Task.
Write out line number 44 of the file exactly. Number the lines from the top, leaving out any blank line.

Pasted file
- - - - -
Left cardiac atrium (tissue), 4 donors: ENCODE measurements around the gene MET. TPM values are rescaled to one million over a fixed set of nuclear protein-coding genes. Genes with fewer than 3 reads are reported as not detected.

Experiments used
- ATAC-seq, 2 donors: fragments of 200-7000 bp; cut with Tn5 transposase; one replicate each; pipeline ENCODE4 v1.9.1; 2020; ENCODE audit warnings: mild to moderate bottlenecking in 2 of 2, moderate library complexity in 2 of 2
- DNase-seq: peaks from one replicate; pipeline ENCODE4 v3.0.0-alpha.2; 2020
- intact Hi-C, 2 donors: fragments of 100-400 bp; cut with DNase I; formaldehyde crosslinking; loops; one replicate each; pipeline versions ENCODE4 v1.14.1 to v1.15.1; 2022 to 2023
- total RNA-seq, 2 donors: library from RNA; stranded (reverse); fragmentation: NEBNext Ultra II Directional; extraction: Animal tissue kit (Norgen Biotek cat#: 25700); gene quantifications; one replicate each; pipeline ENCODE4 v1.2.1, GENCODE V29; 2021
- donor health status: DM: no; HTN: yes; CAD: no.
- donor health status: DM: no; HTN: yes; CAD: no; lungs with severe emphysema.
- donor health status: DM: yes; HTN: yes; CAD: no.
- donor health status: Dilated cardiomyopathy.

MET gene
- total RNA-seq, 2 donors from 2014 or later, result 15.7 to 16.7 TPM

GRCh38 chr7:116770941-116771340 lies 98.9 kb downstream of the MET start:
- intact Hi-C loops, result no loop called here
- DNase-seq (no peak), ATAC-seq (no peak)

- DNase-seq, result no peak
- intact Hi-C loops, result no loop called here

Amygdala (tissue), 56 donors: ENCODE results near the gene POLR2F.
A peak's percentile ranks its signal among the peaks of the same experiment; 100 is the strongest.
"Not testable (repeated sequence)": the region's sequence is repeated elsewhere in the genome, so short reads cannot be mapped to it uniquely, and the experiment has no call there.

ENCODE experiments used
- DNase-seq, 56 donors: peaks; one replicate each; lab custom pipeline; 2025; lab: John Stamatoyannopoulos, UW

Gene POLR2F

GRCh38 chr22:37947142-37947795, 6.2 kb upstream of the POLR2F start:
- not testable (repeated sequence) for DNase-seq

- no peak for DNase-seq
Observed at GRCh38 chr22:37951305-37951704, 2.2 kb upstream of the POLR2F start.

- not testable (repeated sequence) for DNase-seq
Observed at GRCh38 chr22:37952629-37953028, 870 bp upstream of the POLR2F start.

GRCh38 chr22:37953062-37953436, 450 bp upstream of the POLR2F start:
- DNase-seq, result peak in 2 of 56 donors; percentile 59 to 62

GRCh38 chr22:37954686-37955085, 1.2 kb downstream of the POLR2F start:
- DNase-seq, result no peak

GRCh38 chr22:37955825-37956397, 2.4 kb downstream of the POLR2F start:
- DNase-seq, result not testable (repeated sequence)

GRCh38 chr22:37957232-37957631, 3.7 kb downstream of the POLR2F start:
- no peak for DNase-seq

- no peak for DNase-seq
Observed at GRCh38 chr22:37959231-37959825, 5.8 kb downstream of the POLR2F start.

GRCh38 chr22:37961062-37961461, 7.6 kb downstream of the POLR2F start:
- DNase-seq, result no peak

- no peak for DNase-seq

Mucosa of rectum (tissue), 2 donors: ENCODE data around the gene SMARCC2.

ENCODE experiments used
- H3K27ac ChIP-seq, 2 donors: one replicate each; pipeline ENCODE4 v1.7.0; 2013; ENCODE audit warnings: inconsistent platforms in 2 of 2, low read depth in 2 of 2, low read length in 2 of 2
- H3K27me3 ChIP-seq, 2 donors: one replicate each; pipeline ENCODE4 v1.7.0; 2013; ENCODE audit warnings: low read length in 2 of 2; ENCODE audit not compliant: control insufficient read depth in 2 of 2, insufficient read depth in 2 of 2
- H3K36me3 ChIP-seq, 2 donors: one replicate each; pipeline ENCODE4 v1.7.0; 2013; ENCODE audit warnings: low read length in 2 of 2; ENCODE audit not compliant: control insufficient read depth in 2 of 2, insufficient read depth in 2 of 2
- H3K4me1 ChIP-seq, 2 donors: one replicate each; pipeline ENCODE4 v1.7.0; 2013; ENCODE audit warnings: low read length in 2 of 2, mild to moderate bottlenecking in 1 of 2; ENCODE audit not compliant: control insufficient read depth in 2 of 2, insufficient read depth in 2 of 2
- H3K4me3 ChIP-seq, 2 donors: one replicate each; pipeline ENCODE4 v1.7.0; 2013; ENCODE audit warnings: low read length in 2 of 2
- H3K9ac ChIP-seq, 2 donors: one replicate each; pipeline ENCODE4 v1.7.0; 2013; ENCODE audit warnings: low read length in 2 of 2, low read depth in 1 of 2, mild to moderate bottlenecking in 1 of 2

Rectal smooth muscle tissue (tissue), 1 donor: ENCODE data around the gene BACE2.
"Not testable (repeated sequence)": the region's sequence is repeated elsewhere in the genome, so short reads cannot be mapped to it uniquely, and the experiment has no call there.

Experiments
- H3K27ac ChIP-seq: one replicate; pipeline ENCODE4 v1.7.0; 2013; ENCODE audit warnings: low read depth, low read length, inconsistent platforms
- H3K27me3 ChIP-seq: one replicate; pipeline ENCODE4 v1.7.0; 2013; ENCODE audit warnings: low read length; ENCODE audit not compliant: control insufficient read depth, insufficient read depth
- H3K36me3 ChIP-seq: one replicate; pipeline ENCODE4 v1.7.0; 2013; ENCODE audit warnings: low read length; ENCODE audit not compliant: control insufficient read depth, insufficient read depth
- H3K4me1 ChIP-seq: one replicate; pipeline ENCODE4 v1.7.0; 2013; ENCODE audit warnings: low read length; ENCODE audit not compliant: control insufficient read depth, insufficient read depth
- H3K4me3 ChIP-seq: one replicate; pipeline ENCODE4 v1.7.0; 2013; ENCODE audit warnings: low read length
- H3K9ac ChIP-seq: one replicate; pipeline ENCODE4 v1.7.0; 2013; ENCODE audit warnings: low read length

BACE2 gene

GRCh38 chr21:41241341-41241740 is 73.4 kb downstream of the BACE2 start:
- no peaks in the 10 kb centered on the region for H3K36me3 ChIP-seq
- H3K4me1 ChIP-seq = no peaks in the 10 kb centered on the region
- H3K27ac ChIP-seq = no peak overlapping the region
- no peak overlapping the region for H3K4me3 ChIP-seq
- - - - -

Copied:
ENCODE experiments used